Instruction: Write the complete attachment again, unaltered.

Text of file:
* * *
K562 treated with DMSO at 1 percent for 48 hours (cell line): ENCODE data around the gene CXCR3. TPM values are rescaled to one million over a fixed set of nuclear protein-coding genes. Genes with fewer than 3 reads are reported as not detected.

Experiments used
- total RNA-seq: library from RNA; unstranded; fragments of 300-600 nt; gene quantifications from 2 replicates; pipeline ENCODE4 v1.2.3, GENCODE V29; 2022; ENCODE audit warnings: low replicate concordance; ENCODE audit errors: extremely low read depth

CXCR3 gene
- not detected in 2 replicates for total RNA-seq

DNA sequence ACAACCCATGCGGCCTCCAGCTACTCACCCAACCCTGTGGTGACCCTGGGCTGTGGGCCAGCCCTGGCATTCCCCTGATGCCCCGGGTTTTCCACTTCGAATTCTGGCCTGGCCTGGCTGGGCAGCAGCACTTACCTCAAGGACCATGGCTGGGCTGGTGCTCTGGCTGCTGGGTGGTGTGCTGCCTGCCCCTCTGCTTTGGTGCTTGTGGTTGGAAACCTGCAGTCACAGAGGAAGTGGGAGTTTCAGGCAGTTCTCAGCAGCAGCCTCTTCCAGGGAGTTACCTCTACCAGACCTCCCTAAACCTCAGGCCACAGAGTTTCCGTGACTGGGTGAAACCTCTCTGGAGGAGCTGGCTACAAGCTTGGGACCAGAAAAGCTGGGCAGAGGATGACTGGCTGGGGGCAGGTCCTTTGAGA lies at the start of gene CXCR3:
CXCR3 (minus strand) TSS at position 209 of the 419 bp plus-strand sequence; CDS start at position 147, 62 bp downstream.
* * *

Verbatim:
K562 treated with DMSO at 1 percent for 48 hours (cell line): ENCODE data around the gene CXCR3. TPM values are rescaled to one million over a fixed set of nuclear protein-coding genes. Genes with fewer than 3 reads are reported as not detected.

Experiments used
- total RNA-seq: library from RNA; unstranded; fragments of 300-600 nt; gene quantifications from 2 replicates; pipeline ENCODE4 v1.2.3, GENCODE V29; 2022; ENCODE audit warnings: low replicate concordance; ENCODE audit errors: extremely low read depth

CXCR3 gene
- not detected in 2 replicates for total RNA-seq

DNA sequence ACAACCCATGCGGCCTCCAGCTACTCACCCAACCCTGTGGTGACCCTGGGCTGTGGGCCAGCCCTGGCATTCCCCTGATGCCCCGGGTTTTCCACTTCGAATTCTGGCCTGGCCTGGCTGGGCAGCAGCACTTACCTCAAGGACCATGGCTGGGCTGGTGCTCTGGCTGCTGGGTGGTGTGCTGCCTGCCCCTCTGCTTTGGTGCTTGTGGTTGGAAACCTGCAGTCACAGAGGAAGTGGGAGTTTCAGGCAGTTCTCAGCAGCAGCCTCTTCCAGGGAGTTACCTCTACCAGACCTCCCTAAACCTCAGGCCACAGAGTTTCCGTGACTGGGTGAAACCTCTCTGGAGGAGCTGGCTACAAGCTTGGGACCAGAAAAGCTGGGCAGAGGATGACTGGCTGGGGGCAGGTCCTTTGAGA lies at the start of gene CXCR3:
CXCR3 (minus strand) TSS at position 209 of the 419 bp plus-strand sequence; CDS start at position 147, 62 bp downstream.